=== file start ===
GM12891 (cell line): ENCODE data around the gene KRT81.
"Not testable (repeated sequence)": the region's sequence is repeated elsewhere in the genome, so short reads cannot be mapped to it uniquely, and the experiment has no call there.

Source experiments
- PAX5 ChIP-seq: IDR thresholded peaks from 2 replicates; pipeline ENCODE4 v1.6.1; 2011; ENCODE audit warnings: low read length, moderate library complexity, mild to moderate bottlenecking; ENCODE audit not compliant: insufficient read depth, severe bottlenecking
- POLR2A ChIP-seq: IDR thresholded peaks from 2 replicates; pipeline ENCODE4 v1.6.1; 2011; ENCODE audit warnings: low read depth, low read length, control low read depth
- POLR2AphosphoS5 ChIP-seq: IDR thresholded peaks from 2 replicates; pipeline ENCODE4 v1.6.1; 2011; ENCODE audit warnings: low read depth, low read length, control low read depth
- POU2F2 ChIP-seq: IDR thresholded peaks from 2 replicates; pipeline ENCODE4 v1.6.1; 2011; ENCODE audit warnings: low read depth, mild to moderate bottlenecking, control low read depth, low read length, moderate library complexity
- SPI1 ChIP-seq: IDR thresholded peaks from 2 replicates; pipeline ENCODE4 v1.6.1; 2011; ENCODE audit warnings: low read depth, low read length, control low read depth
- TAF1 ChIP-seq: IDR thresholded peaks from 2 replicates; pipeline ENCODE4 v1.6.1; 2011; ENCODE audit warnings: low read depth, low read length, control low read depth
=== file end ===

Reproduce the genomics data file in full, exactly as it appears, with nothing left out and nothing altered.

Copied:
GM12891 (cell line): ENCODE data around the gene KRT81.
"Not testable (repeated sequence)": the region's sequence is repeated elsewhere in the genome, so short reads cannot be mapped to it uniquely, and the experiment has no call there.

Source experiments
- PAX5 ChIP-seq: IDR thresholded peaks from 2 replicates; pipeline ENCODE4 v1.6.1; 2011; ENCODE audit warnings: low read length, moderate library complexity, mild to moderate bottlenecking; ENCODE audit not compliant: insufficient read depth, severe bottlenecking
- POLR2A ChIP-seq: IDR thresholded peaks from 2 replicates; pipeline ENCODE4 v1.6.1; 2011; ENCODE audit warnings: low read depth, low read length, control low read depth
- POLR2AphosphoS5 ChIP-seq: IDR thresholded peaks from 2 replicates; pipeline ENCODE4 v1.6.1; 2011; ENCODE audit warnings: low read depth, low read length, control low read depth
- POU2F2 ChIP-seq: IDR thresholded peaks from 2 replicates; pipeline ENCODE4 v1.6.1; 2011; ENCODE audit warnings: low read depth, mild to moderate bottlenecking, control low read depth, low read length, moderate library complexity
- SPI1 ChIP-seq: IDR thresholded peaks from 2 replicates; pipeline ENCODE4 v1.6.1; 2011; ENCODE audit warnings: low read depth, low read length, control low read depth
- TAF1 ChIP-seq: IDR thresholded peaks from 2 replicates; pipeline ENCODE4 v1.6.1; 2011; ENCODE audit warnings: low read depth, low read length, control low read depth